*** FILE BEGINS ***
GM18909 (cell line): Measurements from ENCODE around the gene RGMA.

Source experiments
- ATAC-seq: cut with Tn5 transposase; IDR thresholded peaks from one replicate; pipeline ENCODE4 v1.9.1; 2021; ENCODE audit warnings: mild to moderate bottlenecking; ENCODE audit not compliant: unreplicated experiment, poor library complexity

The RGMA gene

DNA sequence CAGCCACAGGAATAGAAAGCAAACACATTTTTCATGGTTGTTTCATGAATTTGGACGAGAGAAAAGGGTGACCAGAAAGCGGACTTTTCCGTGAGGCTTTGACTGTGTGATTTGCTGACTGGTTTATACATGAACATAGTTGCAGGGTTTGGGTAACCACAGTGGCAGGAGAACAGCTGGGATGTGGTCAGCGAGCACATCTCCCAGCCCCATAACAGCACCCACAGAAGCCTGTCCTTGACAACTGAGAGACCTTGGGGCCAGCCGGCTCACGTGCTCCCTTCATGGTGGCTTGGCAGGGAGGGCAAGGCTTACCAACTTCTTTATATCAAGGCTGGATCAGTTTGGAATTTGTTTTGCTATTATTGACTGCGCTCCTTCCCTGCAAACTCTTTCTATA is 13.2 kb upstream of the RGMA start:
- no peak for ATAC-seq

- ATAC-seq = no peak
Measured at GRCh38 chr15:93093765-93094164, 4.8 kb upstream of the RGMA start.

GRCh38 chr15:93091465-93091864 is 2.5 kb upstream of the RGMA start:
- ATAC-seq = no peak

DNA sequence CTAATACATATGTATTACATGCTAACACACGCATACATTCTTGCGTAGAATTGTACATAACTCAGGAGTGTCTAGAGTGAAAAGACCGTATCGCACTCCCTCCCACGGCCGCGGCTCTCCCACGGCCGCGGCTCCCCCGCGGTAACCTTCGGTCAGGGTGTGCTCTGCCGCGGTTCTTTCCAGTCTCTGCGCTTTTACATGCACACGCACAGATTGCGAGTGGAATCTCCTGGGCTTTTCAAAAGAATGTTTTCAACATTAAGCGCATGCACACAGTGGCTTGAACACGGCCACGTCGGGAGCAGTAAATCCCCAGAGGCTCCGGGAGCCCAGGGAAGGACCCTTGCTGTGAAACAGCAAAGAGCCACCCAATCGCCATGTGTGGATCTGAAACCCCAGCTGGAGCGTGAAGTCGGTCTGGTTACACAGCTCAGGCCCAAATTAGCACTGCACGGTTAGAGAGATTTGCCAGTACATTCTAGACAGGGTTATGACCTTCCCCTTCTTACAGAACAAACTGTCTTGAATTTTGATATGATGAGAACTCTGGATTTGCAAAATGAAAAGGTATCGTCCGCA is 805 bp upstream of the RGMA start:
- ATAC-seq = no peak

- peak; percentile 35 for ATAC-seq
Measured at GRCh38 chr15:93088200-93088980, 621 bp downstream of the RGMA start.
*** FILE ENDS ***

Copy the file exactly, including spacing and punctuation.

GM18909 (cell line): Measurements from ENCODE around the gene RGMA.

Source experiments
- ATAC-seq: cut with Tn5 transposase; IDR thresholded peaks from one replicate; pipeline ENCODE4 v1.9.1; 2021; ENCODE audit warnings: mild to moderate bottlenecking; ENCODE audit not compliant: unreplicated experiment, poor library complexity

The RGMA gene

DNA sequence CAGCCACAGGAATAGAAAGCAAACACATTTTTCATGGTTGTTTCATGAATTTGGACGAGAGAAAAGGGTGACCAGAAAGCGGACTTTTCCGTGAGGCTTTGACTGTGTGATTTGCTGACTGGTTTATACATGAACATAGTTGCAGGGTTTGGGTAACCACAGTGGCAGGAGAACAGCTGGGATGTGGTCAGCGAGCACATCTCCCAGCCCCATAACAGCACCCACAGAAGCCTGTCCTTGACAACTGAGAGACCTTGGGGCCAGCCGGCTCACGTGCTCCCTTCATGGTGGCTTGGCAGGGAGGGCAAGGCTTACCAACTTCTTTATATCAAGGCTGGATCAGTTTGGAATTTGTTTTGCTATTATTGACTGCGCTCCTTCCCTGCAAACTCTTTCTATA is 13.2 kb upstream of the RGMA start:
- no peak for ATAC-seq

- ATAC-seq = no peak
Measured at GRCh38 chr15:93093765-93094164, 4.8 kb upstream of the RGMA start.

GRCh38 chr15:93091465-93091864 is 2.5 kb upstream of the RGMA start:
- ATAC-seq = no peak

DNA sequence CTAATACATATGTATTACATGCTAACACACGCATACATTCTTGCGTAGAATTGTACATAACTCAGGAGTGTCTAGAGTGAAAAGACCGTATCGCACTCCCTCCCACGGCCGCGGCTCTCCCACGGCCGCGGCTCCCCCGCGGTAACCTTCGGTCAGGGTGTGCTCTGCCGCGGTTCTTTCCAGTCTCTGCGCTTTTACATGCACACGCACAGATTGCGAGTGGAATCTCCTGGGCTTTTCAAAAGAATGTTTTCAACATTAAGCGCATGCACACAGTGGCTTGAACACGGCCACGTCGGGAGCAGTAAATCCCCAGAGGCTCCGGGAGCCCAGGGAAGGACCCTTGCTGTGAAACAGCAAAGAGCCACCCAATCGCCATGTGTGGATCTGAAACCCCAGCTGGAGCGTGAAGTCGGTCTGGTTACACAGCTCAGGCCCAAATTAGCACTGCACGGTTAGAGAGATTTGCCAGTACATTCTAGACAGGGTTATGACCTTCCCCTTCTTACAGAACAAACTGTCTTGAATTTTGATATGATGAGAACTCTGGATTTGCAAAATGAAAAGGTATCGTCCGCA is 805 bp upstream of the RGMA start:
- ATAC-seq = no peak

- peak; percentile 35 for ATAC-seq
Measured at GRCh38 chr15:93088200-93088980, 621 bp downstream of the RGMA start.